Fulbright Specialist Dr. Stephen Blank: Promoting energy literacy at the University of Ottawa

Nov 05, 2018


By Stephen Blank, 2015-2016 Fulbright Specialist Project on Energy Literacy, and 2012-2013 Fulbright Research Chair in Governance and Public Administration to the University of Ottawa

This past December I went to uOttawa, as a Fulbright Specialist, with the goal of creating greater energy literacy among uOttawa students. The project was hosted by the University’s ‘Collaboratory’ on Energy Research and Policy, operating within the Institute for Science, Society and Policy (ISSP). Dr Monica Gattinger, Founding Director of the ‘Collaboratory’ and now Director of the ISSP, played a central role in organizing and supporting the project.

What is energy literacy?

Energy Literacy is a term that refers to a basic understanding of what energy is and the role it plays in our everyday lives. It also refers to our ability to comprehend the implications of changing energy sources, supplies and uses and our collective ability to apply this understanding in a meaningful way. Our goal was to find ways to help University of Ottawa students have a clearer sense of the major energy and energy-environment issues that will face them when they graduate. We were not out to create a tool box of answers to energy questions, but to ensure that students gained familiarity with the questions.

How can we increase energy literacy?

Through in-depth conversations with 40 uOttawa professors in 15 departments and faculties and meetings with energy and energy-education specialists, associated with the University, I was able to arrive at recommendations designed to help to solve a key challenge to the promotion of energy literacy on the uOttawa campus – a lack of collaboration among the university’s remarkable wealth of energy resources. In fact, the great majority of people with whom I spoke were eager to improve their connections with others in the university who share their interests.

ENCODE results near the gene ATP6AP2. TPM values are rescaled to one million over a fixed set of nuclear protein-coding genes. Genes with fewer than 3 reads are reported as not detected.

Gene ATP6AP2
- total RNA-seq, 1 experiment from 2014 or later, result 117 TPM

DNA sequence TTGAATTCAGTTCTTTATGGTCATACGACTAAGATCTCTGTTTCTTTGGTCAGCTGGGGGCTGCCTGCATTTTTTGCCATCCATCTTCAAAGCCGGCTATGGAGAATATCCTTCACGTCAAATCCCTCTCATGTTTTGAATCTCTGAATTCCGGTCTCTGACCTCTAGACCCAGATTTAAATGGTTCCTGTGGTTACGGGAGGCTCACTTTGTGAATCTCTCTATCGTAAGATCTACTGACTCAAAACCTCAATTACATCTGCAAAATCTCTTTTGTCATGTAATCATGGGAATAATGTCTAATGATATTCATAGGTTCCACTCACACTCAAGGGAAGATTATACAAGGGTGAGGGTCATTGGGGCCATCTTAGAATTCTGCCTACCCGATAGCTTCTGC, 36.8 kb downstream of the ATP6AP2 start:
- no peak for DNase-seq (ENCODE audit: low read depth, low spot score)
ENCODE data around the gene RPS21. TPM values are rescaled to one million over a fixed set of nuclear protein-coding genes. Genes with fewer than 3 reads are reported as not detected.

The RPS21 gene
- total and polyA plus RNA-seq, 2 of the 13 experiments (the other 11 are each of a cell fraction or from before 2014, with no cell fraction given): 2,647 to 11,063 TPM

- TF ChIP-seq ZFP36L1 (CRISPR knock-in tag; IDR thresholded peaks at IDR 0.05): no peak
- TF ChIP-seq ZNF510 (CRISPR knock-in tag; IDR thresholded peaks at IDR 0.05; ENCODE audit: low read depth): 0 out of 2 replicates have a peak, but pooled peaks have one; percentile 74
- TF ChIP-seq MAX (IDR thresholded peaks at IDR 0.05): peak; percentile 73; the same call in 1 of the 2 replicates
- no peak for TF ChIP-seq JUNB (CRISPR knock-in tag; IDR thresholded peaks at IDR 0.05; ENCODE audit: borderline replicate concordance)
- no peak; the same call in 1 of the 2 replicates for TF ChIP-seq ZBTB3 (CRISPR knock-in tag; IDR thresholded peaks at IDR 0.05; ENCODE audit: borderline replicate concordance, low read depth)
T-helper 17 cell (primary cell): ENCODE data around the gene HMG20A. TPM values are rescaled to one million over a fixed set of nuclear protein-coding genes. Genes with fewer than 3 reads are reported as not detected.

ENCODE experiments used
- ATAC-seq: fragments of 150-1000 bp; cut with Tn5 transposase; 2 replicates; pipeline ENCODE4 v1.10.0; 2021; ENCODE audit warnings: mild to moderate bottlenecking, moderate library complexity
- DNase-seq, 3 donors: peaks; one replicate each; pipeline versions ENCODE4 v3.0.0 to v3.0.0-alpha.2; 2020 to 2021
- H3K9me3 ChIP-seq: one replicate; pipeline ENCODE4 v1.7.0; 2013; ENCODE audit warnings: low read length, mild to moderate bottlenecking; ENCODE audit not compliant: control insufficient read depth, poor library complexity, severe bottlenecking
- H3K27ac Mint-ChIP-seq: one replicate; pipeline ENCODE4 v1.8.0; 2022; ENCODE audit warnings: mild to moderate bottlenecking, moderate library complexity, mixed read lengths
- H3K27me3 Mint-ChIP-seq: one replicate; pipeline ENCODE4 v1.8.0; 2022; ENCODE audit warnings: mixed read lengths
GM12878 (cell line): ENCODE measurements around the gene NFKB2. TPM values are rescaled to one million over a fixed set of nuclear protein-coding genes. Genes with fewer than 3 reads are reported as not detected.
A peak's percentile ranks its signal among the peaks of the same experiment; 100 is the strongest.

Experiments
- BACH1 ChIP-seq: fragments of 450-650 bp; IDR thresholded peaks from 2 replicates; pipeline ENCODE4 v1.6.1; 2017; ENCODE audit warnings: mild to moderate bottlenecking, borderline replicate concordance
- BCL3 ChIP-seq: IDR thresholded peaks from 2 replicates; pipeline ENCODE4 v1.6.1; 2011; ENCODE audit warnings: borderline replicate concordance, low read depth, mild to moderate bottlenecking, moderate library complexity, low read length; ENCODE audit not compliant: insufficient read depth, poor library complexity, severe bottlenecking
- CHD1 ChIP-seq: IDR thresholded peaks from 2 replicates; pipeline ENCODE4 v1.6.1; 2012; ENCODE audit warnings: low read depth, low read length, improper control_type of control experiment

5 Key Recommendations:

  1. Develop enriching course content
  • Create energy-related modules for both energy and non-energy courses that are consistent with main themes of the courses. Although developing effective modules requires collaboration with individual professors, once done, the product exists and can be used again and shared for similar courses.
  1. Share information and widen understanding of university energy assets
  • Class speaker exchanges could be established help to share information and energy assets. For example, a social science faculty member could speak to engineering students, allowing them gain a basic understanding about the policy making process then an engineering faculty member could speak to social science students.
  • Explore opportunities to share assets. For example, site visits to developments such as, the Sunlab Facility, or invites to meetings with professors involved in carbon programs provide opportunities to enhance understanding
  1. Broaden the base of faculty communication
  • Energy related resources are often isolated within disciplinary (or even narrower) silos.The value and impact of these assets on raising energy literacy can be increased significantly by enhancing connectivity among them. For example, “Lunch and Learn” programs could provide an opportunity for these professors to meet, learn about one another’s research and teaching interests, and to explore possible collaborative opportunities.
  1. Develop university-wide course to promote collaboration on energy literacy
  • Riadh Habash, Professor and McLaughlin Research Chair in Energy and Health, suggested creating a university-wide transdisciplinary course titled “Energy and Sustainability Development.” The objective would be to ensure that participants acquire the knowledge and skills needed to understand energy and sustainability development.
  1. Create channels of communication
  • Channels of communication are essential for linking individuals and groups with energy interests. For example, a new and independent website could contain variety of materials including brief (TED-type) talks by UO professors and researchers, modules (with teaching guide-comments), interviews with visitors to campus, references to current literature, events, developments, links to other energy focused centers, organizations, etc.

Strategies capable of enabling members of the uOttawa community, who share interests in energy matters, to connect, exchange information and work together, would have a positive impact on the energy literacy levels and could lead to energy-focused research (particularly the creation of interdisciplinary teams).  This type of development would go far to set uOttawa apart as an energy leader, an area of focus and goal that has proven to be an important part of the community’s identity.

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